Contracts regulate the relationship between the involved parties by outlining the scope of the work and the conditions of the agreement. When a contract is written, it provides certainty and holds more weight than a verbal agreement. Spoken words are more challenging to enforce from a legal perspective.
It is a well known fact that model agency contracts are one-sided in favour of the agency, not the model. In saying that, they run a business, and business is business. You will find a similar set of circumstances in any industry.
Some quick tips:
- Do not sign an agency contract or legally binding agreement without first getting the advice of a lawyer
- The terms of an agency contract are negotiable. So ask questions and negotiate your terms if you don’t agree with them
- A legitimate agency will give you adequate time for you to review the contract (with your parent/guardian and lawyer/attorney) and allow you to offer any proposed changes before you decide whether to sign with them.
- As a general rule, a red flag should arise if the model contract will last more than 1-2 years before renewal. A lot can happen in that time, especially in your career, so make sure you have your own best interests at heart before ‘signing your life away.’
You don’t get what you deserve in this world, you get what you negotiate.
The proclamation of fame and fortune
Large sums of money and big commercial deals offered? Run.
It’s common for all of us humans to be all into the ‘sell’. We sell ourselves to get attention from our parents as youngsters, we sell ourselves on dates to secure love and commitment from a partner, and in job interviews to win the role or move up the corporate ladder into a better paying job. For the aspiring Model (aka YOU), it’s commonplace when you’re in the company of an illegitimate Model Agent, Model Scouts and Model Photographers that they’ll also attempt to ‘sell themselves’ to you.
Here’s some food for thought:
- A photographer who has legitimately shot for Vogue Magazine doesn’t brag about their connections in person on the street. When you’re established and work “in” the creative industry you are known by name, face or work (aka reputation).
- In exactly the same way a Defence Force fighter jet pilot doesn’t tell you what they do for a living – you’ll figure it out if you happen to meet one based on their work commitments, hobbies and friend circle.
- It would be like a person telling you they’re rich when *we all know* true wealth doesn’t speak. Understood?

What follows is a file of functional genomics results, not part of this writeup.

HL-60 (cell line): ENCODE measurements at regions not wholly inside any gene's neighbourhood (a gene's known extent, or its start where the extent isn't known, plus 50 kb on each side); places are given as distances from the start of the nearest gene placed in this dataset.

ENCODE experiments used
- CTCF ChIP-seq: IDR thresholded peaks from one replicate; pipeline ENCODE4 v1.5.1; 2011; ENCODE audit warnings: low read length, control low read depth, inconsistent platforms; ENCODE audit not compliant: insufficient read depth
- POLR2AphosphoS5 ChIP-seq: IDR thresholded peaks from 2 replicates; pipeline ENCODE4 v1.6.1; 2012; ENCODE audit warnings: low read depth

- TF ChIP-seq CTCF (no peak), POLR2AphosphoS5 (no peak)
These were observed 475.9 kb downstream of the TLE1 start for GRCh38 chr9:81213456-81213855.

If you have a person telling you that you’re going to be the next Victoria’s Secret model, let your ego slide, and know that you’re the target of a scam. Smile and walk away. It’s like the age old saying “if it sounds too good to be true, it probably is.”
Agency Model Schools, Model Academies and Model Classes
Model Agents make their money from commissions (taken from their working models), from charging their clients to book models (aka a client booking fee), running modelling classes or by providing “in house” photography portfolio shoots. Some of these forms may be questionable, though Model Agencies are still businesses and need to make money – and these are the legitimate means to do so.
Think of it like any other line of work. In exactly the same way as aspiring engineer needs to have a tertiary degree and work experience to get a top job in their field, an aspiring model (with little to no experience) will need to complete some form of training to step into or break into the industry, or move from ‘in development’ to the main model booking of the Model Agency.
For self-development and improvement, building lasting self-esteem, meeting new people in your industry and having fun, and perfecting your craft, there is absolutely nothing wrong with taking modelling classes.
If you live in a smaller model industry market (outside of Sydney, New York, Paris, Milan and London) sourcing an Agent or Agency that can survive by only booking model campaigns can be very difficult. They can have what is referred to as a model school or model academy attached to their agency, in order to make money. Don’t immediately dismiss this method as a red flag, however be mindful of the courses and content they offer.
Things to be on the lookout for when being offered Model Training:
- Is it comprehensive? Does the content on offer cover all the bases of the industry that you need to learn? Posing and runway classes are great, though what about branding and marketing yourself to secure an Agent or build a career as a freelance Model?
- Who are the trainers? Are they currently working in the industry and relevant in the media? What is their skillset, accolades and qualifications? Can you readily find their professional website and social media?
- What is the cost?
- Where is the training located? If you’re attending a physical location that isn’t near where you live, you’ll need to factor travel and accommodation in your budget
- What are their claims? Are they spruiking ‘fame and fortune’ once you finish?
- ‘Social proof’ is a great way to also check legitimacy – ask the Agent, Academy or School for references; testimonials, feedback from past students or clients. If they can’t offer these – keep your money and find a legitimate Model Trainer.